However, in accordance with this invention, wellhead 20 is not superimposed at earth's surface 2' by a conventional rotary drilling rig. Instead, wellhead 20 is provided with a conventional crown valve 40 and a lubricator 42 mounted on crown valve 40. Lubricator 42 includes a stuffing box 44 through which may be inserted or withdrawn a coilable metal tubing string 46 (coiled tubing) which, in FIGS. 4A and 4B, is shown extending through tubing string 22 into casing 25 and diverted by a whipstock 62 set on packer 64 through a window 45 in casing 25 (FIG. 4B) . Tubing string 46 is adapted to be inserted into and withdrawn from the interior space of tubing 22 by way of a tubing injection unit 50 which is well known in the art. Tubing string 46 is normally coiled onto a storage reel 48 of the type described in further detail in U.S. Pat. No. 4,685,516 to Smith et al. Lubricator 42 is conventional in configuration and permits the connection of certain tools to the downhole end of tubing string 46 for insertion into and withdrawal from wellbore space 29 by way of coiled tubing 46.
If desired, produced fluid flowing into the interior of production tubing 22 can be artificially lifted to flow line 36 by injecting gas by way of flow line 28 into annulus 27 which then flows into the interior of tubing 22 by way of gas lift valves 38.
Window 45 in casing 25 of FIG. 4B is formed by operation of a combination of downhole motor 58 and window mill 18 as will be described in greater detail hereinafter, motor-mill combination 58-18 being carried by coiled tubing 46. Both motor 58 and window mill 18 are of conventional construction commercially available to those skilled in the art. The motor-mill combination 58-18 is of a diameter small enough to be passed through the interior of tubing 22.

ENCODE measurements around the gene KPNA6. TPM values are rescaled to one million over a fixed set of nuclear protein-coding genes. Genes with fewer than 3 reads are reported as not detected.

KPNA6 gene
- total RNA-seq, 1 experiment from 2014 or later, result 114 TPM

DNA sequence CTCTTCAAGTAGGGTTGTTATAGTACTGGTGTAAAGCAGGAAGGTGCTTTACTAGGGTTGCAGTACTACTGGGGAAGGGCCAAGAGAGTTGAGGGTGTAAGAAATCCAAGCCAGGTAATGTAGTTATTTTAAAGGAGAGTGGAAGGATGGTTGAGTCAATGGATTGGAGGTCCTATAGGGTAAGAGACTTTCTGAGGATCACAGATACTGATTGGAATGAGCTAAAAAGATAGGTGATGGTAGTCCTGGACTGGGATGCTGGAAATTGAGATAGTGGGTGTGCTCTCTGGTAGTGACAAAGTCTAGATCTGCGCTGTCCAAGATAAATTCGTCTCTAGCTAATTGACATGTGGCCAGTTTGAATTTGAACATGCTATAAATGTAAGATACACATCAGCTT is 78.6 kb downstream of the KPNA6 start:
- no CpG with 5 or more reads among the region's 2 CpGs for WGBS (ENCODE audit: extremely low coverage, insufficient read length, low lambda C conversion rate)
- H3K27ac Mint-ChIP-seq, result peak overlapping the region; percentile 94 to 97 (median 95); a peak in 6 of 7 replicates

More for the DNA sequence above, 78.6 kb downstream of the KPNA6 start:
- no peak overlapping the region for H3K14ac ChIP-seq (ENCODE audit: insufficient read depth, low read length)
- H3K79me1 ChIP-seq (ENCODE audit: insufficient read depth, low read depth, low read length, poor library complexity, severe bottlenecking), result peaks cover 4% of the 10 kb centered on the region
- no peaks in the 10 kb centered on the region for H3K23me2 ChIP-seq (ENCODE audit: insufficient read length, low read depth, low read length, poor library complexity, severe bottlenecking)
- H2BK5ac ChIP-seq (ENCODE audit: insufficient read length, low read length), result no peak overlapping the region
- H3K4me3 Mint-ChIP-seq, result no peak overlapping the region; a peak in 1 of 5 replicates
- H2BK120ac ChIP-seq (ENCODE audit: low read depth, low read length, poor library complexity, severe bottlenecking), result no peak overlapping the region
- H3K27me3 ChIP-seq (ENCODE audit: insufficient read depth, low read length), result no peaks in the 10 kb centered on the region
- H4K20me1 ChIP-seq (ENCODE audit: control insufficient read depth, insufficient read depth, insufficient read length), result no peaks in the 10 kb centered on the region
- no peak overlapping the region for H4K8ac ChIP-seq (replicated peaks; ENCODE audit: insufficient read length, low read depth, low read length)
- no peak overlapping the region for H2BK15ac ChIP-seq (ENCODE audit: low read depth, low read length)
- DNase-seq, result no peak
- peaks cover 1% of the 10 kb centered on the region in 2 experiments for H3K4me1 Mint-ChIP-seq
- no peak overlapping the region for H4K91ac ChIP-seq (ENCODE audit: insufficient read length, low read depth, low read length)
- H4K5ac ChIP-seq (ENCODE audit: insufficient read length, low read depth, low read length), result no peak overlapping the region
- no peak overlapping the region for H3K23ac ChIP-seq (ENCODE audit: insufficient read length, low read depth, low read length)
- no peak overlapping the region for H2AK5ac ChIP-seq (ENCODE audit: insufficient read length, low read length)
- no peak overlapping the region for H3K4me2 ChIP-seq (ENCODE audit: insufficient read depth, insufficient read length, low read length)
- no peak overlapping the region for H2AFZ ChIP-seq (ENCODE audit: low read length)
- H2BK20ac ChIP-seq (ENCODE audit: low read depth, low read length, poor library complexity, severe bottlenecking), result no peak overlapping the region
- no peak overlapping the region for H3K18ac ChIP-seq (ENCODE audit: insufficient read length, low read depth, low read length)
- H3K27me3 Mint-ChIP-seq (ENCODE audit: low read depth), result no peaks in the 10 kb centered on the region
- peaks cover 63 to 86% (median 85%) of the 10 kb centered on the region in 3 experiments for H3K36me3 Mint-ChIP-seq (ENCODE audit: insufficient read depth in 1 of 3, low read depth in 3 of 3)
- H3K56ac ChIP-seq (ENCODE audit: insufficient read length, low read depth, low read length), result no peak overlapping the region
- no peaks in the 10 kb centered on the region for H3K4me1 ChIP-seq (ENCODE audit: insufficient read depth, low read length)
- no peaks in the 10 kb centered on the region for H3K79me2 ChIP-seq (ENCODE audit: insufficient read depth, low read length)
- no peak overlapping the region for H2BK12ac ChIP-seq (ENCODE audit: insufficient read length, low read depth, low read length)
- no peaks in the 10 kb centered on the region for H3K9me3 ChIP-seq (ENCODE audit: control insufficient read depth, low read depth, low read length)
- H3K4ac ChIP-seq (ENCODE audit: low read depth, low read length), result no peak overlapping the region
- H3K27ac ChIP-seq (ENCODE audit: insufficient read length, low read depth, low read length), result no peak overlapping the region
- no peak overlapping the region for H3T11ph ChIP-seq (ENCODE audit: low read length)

Motor 58 is driven by pressure fluid from the earth's surface 2' to rotate mill 18 to form window 45. Such pressure fluid, e.g., water, water with polymer additives, brine, or diesel fuel including additives, or other fluid including nitrogen or air, is supplied from a source (not shown) by way of conduit 49 and reel 48 to be pumped down through the interior of coiled tubing 46 and thereby operate motor 58. Such pressure fluid also serves as a cuttings evacuation fluid while forming window 45. As shown in FIG. 4B, coiled tubing string 46 has been diverted into the direction illustrated by whipstock 62 which is positioned in the interior space 29 of casing 25.
Referring to FIG. 4B, as well as FIGS. 5 through 8, whipstock 62 is set in place pursuant to this invention to provide, for example, for formation of window 45. Whipstock 62 is carefully oriented when set onto packer/anchor 64 so as to give the desired direction to side bore 60. A conventional inflatable or mechanical packer 64 is conveyed into the interior space 29 of the wellbore and set in the position shown within casing 25 by passing the packer through the interior of tubing string 22 on the downhole end of coiled tubing 46. Packer 64 can also be of any conventional configuration, including setting mechanism, similar to that described in U.S. Pat. No. 4,787,446 to Howell et al. Coiled tubing string 46 is released from packer 64 once it is set in the position shown by utilizing any desirable and well known coupling system such as that described in U.S. Pat. No. 4,913,229 to D. Hearn.